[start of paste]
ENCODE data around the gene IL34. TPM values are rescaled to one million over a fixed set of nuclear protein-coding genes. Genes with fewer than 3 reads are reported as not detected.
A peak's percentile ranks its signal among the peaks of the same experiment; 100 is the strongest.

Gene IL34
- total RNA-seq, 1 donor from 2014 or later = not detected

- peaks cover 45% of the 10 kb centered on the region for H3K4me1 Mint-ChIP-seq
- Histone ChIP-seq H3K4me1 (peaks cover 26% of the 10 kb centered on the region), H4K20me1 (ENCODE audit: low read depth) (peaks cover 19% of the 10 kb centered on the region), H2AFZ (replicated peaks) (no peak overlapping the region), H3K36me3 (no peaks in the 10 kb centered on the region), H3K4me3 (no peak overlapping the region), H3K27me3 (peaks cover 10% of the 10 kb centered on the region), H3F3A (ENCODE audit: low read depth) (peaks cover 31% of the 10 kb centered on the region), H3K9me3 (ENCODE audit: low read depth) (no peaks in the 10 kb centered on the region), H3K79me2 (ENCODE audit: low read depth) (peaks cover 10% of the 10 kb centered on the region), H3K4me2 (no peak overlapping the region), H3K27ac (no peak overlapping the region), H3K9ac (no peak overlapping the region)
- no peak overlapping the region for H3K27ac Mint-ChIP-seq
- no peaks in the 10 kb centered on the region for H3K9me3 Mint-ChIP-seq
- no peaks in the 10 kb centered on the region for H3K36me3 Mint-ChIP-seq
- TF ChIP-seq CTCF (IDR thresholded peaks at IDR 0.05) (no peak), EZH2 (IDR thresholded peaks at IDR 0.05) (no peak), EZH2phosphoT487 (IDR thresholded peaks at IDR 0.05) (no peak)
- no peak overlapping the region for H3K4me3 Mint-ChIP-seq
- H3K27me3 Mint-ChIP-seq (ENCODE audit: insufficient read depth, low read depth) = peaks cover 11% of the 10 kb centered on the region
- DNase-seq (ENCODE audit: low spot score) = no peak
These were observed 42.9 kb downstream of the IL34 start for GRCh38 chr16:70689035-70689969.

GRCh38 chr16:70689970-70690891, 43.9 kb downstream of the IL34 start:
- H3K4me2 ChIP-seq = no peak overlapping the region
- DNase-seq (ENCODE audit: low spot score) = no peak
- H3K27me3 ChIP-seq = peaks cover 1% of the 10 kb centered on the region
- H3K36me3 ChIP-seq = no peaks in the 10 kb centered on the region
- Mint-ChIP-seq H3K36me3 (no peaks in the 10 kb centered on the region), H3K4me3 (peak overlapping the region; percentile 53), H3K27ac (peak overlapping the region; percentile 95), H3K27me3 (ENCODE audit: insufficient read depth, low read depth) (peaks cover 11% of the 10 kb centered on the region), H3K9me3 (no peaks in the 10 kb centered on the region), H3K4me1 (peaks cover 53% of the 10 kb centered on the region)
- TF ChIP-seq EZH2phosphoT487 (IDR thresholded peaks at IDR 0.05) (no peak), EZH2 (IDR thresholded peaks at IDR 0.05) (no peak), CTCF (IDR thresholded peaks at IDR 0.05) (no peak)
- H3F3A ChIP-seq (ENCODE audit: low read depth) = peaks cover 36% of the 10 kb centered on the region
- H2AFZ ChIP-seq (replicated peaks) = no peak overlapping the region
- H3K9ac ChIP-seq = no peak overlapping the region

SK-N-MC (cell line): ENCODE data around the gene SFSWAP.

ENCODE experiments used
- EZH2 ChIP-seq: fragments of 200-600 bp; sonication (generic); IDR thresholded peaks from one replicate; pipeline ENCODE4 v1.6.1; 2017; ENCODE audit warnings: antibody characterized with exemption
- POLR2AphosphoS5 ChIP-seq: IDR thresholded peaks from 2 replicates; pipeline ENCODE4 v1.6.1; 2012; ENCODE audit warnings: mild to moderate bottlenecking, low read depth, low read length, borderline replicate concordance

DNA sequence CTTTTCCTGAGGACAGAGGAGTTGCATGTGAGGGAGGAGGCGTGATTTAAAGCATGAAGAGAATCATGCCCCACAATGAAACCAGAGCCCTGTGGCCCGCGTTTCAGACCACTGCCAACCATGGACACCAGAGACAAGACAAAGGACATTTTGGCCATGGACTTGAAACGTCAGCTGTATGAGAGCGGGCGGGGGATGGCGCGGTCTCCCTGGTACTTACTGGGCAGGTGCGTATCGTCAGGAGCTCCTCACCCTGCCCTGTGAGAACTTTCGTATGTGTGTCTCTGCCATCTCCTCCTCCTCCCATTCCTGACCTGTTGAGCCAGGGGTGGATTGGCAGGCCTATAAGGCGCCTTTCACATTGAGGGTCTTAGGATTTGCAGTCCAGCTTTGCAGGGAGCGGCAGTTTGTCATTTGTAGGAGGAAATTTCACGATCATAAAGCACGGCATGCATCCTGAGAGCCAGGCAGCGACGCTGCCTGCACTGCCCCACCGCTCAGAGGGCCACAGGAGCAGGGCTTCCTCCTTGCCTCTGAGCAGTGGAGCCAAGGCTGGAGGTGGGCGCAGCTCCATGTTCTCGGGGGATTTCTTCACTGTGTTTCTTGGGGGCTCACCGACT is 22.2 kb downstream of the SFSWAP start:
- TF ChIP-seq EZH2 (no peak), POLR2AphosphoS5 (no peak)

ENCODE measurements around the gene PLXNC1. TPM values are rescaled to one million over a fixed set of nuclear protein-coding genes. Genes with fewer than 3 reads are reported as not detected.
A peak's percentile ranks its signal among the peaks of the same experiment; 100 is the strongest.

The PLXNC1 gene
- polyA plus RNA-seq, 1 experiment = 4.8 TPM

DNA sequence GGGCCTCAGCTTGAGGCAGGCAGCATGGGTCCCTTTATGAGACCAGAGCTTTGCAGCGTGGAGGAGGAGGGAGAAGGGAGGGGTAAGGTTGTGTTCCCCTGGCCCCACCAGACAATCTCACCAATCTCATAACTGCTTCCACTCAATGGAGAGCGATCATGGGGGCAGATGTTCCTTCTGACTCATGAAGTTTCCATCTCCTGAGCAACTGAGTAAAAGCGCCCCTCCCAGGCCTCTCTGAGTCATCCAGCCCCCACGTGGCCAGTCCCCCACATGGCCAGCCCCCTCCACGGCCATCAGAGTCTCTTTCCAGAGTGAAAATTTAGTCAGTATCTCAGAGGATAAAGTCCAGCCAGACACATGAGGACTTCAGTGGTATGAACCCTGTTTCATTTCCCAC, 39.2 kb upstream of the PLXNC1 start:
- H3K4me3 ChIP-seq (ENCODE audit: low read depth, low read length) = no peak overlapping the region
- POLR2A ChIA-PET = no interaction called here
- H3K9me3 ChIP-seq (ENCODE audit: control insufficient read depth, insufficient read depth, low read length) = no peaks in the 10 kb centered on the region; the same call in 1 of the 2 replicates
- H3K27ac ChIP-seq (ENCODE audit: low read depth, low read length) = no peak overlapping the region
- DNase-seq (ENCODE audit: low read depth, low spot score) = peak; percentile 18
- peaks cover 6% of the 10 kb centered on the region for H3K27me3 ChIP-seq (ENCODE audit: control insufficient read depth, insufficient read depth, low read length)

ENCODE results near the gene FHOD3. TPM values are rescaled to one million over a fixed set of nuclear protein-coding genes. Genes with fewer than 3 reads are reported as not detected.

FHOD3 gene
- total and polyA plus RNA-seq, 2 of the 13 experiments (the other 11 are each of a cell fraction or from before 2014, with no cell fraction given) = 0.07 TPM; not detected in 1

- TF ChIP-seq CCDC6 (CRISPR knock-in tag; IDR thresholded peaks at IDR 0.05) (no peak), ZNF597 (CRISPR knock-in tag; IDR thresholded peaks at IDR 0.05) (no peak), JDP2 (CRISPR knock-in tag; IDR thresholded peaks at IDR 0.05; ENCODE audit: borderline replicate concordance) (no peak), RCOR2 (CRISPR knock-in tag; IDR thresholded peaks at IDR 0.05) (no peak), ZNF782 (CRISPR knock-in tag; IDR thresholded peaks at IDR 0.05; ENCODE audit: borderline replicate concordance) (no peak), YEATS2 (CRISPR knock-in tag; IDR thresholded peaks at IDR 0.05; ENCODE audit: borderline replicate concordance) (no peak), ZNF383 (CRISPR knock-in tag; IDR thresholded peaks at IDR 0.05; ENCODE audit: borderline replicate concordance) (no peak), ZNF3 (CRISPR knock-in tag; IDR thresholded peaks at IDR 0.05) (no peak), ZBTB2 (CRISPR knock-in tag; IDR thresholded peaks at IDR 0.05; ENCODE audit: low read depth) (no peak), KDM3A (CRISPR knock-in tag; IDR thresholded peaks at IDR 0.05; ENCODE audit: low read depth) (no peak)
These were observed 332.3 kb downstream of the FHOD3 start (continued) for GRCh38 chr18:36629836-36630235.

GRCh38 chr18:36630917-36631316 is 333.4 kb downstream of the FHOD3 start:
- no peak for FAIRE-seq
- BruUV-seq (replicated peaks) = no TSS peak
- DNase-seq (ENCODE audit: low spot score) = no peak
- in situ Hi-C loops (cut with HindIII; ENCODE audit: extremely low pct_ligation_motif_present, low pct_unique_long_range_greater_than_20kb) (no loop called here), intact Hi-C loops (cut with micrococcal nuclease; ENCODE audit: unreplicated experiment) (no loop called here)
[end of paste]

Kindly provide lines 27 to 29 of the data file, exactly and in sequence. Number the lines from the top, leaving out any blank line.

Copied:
- EZH2 ChIP-seq: fragments of 200-600 bp; sonication (generic); IDR thresholded peaks from one replicate; pipeline ENCODE4 v1.6.1; 2017; ENCODE audit warnings: antibody characterized with exemption
- POLR2AphosphoS5 ChIP-seq: IDR thresholded peaks from 2 replicates; pipeline ENCODE4 v1.6.1; 2012; ENCODE audit warnings: mild to moderate bottlenecking, low read depth, low read length, borderline replicate concordance

DNA sequence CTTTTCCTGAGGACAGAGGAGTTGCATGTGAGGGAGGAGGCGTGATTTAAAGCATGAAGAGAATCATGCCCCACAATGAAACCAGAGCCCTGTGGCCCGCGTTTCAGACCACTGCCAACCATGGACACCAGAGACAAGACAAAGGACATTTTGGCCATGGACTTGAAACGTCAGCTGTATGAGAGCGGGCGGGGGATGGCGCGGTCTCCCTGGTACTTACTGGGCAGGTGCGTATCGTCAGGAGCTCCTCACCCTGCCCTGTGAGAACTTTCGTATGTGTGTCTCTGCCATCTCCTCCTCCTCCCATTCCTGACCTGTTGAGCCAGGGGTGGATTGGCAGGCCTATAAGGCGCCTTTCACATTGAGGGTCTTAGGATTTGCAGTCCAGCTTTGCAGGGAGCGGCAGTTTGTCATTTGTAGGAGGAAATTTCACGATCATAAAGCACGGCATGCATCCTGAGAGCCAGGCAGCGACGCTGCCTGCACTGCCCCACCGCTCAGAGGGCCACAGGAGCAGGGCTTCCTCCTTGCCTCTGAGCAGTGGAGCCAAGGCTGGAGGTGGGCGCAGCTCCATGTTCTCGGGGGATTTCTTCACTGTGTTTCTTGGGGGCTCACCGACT is 22.2 kb downstream of the SFSWAP start: